Gemma Horton addresses legal questions of media coverage in scandalization processes. Horton evaluates privacy rules in France and the USA in a comparative study by examining the most prominent political scandals in both countries. The paper is also a study on media ethics, which are often based on legal restrictions. Her results show that French law has historically protected politicians’ private sphere, while in the US privacy rules have been rather weak until today. Horton argues that these legal differences are changing in the French context right now due to cultural transformations of public conceptions of politics, which she demonstrates with an analysis of the scandalizing media reporting...

Reversed Arguments: Transformation of an Issue on Human Rights into a Scandalous one

Adriana Montanaro-Mena focuses on scandals in the context of human rights and social movements and discusses a case in Brazilian media and politics: the construction of the Belo Monte hydroelectric plant. The author analyzes the dominant narratives behind the construction of the plant and illustrates how political and corporate public relations managed to frame social movements and the violation of human rights in Brazilian media. Montanaro-Mena argues that the case of Belo Monte was not a scandal because it became clear that institutions that were responsible for licensing the hydroelectric plant had exploited indigenous communities, as one would expect. Rather, the scandalization revolved around...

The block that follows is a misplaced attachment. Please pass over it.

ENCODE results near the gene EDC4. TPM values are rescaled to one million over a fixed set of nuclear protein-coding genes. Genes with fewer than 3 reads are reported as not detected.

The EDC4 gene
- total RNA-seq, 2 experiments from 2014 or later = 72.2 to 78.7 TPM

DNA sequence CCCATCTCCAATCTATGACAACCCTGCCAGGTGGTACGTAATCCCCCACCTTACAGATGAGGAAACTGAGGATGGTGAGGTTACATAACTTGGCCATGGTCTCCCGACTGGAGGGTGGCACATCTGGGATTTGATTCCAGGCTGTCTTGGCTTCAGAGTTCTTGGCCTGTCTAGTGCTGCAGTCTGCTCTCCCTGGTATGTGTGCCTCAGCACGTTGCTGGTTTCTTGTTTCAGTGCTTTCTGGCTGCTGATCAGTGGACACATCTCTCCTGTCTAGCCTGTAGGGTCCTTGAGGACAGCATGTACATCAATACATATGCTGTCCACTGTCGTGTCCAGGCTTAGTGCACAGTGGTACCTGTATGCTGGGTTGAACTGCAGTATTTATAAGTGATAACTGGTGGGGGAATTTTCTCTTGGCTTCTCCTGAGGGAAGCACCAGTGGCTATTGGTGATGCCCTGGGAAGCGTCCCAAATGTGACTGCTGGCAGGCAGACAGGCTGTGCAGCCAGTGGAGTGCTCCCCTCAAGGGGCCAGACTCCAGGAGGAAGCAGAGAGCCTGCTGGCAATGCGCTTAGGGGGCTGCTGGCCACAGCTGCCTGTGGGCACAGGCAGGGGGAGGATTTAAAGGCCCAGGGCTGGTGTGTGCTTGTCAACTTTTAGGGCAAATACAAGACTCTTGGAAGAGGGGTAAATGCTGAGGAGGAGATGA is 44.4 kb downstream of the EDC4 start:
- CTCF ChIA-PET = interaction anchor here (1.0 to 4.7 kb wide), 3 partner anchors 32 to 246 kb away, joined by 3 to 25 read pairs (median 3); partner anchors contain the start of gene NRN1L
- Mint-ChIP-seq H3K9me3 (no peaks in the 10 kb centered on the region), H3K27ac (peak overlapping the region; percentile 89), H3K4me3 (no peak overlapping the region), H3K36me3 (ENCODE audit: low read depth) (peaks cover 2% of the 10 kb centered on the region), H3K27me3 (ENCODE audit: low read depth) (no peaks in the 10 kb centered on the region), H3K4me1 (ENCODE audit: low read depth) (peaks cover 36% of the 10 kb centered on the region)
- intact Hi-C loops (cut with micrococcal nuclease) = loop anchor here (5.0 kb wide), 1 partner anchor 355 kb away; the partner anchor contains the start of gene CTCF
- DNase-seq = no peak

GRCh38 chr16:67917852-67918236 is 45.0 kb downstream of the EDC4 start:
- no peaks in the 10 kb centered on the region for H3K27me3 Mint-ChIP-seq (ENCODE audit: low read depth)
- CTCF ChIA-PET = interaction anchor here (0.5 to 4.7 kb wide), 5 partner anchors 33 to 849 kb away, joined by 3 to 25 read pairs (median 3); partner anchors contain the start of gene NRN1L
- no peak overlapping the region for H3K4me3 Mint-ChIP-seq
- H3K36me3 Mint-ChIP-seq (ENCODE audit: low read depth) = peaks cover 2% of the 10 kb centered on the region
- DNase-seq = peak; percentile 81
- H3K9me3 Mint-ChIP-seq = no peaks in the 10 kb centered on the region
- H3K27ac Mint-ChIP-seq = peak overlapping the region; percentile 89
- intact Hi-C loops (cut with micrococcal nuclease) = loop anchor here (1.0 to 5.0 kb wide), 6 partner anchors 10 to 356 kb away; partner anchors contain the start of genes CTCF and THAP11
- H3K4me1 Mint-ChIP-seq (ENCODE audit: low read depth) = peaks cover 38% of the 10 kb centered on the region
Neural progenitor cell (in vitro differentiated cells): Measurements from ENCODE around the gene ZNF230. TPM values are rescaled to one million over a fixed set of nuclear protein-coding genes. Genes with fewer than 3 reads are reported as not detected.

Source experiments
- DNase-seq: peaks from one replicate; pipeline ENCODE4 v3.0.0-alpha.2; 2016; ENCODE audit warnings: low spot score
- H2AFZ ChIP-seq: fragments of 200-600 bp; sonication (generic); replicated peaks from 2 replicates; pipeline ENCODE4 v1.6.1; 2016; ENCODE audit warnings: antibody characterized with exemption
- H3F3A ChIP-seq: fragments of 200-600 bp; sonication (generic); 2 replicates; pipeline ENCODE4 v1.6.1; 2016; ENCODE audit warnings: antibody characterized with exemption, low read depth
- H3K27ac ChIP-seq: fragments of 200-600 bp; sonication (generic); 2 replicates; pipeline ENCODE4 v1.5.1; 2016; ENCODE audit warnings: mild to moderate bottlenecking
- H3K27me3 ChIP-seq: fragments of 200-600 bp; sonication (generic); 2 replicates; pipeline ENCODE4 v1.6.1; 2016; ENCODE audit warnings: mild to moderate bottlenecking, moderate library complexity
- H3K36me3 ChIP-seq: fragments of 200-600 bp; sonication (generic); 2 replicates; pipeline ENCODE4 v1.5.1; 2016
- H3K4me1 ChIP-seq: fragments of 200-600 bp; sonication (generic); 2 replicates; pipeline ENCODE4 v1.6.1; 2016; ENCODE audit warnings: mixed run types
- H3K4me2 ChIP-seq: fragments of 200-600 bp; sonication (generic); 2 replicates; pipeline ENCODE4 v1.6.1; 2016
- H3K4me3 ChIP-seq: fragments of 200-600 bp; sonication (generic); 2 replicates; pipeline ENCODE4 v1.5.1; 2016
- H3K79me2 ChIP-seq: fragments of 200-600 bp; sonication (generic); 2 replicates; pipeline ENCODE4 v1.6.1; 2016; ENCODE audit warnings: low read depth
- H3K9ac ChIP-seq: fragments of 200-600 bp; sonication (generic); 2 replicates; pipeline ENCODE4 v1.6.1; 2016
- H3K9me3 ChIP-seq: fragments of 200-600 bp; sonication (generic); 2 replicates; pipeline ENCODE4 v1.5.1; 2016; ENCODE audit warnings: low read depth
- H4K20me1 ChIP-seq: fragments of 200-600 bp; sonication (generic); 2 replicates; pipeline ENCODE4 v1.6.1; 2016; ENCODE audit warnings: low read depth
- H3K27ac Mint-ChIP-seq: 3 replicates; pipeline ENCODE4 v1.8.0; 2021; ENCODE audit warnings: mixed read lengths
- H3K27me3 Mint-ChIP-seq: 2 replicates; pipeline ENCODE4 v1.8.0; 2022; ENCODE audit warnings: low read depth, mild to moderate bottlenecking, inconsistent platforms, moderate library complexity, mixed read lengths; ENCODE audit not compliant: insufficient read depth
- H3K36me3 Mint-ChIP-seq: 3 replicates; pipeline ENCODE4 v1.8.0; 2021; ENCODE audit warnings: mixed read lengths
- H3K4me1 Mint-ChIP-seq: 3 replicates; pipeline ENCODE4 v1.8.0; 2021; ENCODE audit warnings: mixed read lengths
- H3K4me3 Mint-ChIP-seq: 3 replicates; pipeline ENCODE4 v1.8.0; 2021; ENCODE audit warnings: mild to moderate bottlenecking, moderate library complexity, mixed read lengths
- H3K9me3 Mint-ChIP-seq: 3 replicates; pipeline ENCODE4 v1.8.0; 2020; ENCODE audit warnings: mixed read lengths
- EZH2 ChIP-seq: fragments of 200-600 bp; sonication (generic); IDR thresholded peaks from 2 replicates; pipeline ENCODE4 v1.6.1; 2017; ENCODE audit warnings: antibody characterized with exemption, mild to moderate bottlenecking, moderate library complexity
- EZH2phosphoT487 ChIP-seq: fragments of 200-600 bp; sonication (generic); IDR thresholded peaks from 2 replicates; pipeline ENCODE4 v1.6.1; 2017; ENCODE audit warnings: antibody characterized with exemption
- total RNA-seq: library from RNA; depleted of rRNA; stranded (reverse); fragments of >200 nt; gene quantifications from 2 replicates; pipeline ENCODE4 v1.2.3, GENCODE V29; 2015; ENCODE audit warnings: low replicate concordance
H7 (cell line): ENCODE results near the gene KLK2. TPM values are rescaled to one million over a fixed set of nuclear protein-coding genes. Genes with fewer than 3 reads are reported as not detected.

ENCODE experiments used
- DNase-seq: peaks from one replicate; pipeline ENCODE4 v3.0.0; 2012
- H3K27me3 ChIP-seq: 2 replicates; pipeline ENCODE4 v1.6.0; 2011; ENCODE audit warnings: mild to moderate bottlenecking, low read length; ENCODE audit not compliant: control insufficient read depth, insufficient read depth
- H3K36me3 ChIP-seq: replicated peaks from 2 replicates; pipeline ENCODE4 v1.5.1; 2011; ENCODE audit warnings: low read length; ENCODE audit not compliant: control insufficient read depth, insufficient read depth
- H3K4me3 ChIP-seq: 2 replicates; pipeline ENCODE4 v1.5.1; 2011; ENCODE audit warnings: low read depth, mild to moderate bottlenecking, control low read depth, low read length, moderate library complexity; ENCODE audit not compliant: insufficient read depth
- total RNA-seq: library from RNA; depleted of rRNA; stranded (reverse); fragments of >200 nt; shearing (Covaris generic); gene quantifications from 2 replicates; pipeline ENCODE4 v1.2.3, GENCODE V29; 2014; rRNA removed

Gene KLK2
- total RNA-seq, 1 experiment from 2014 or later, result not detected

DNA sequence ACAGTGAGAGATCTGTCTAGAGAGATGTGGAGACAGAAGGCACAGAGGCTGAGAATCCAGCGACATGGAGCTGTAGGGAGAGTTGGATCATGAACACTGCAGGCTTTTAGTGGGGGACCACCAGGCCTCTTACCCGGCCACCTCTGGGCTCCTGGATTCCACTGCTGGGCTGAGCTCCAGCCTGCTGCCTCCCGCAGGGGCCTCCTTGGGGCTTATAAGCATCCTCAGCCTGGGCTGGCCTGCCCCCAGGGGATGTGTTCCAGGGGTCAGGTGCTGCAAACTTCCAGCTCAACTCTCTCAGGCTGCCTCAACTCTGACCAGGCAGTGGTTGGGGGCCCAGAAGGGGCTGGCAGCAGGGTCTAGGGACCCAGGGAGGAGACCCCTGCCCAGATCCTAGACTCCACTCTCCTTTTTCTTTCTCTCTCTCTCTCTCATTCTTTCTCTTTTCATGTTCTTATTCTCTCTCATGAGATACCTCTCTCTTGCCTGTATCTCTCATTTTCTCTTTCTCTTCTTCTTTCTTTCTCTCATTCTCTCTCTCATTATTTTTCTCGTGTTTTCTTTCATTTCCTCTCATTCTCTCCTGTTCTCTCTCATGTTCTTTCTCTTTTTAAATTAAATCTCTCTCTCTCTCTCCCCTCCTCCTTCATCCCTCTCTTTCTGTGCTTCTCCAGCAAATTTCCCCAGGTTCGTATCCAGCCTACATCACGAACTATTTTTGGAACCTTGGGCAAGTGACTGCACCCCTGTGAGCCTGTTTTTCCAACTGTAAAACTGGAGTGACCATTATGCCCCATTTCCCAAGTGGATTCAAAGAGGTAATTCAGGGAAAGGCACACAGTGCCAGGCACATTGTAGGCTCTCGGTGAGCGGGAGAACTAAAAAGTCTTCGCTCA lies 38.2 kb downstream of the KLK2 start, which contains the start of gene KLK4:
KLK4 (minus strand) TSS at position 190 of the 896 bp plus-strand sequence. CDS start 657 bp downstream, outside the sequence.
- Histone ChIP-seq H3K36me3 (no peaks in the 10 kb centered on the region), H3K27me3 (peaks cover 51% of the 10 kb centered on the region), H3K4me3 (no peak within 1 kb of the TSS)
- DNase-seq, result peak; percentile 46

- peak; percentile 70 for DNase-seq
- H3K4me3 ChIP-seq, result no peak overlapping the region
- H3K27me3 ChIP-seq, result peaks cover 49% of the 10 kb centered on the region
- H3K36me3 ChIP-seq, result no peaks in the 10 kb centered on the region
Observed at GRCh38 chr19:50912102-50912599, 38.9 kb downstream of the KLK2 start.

Political scandals in the age of pop-politics: the glamourization of corruption

Roberto Mincigrucci ventures further into his analysis of the Italian media system and the prevalence of political scandals. The study focuses on the coverage of corruption in major Italian newspapers. The author argues that the journalist’s tendency to cover corruption through mediated scandals originates from the process of political popularization. The analysis shows that scandals are so widespread in Italian political news because they transform corruption into an attractive product for a wide range of audiences. Thereby, Mincigrucci improves our understanding of cultures of scandal because his research highlights the connection between the commercialization of media systems and effects...

How Scandal Varies by Industry: The Effect of Industry Culture on Scandalization of Behaviors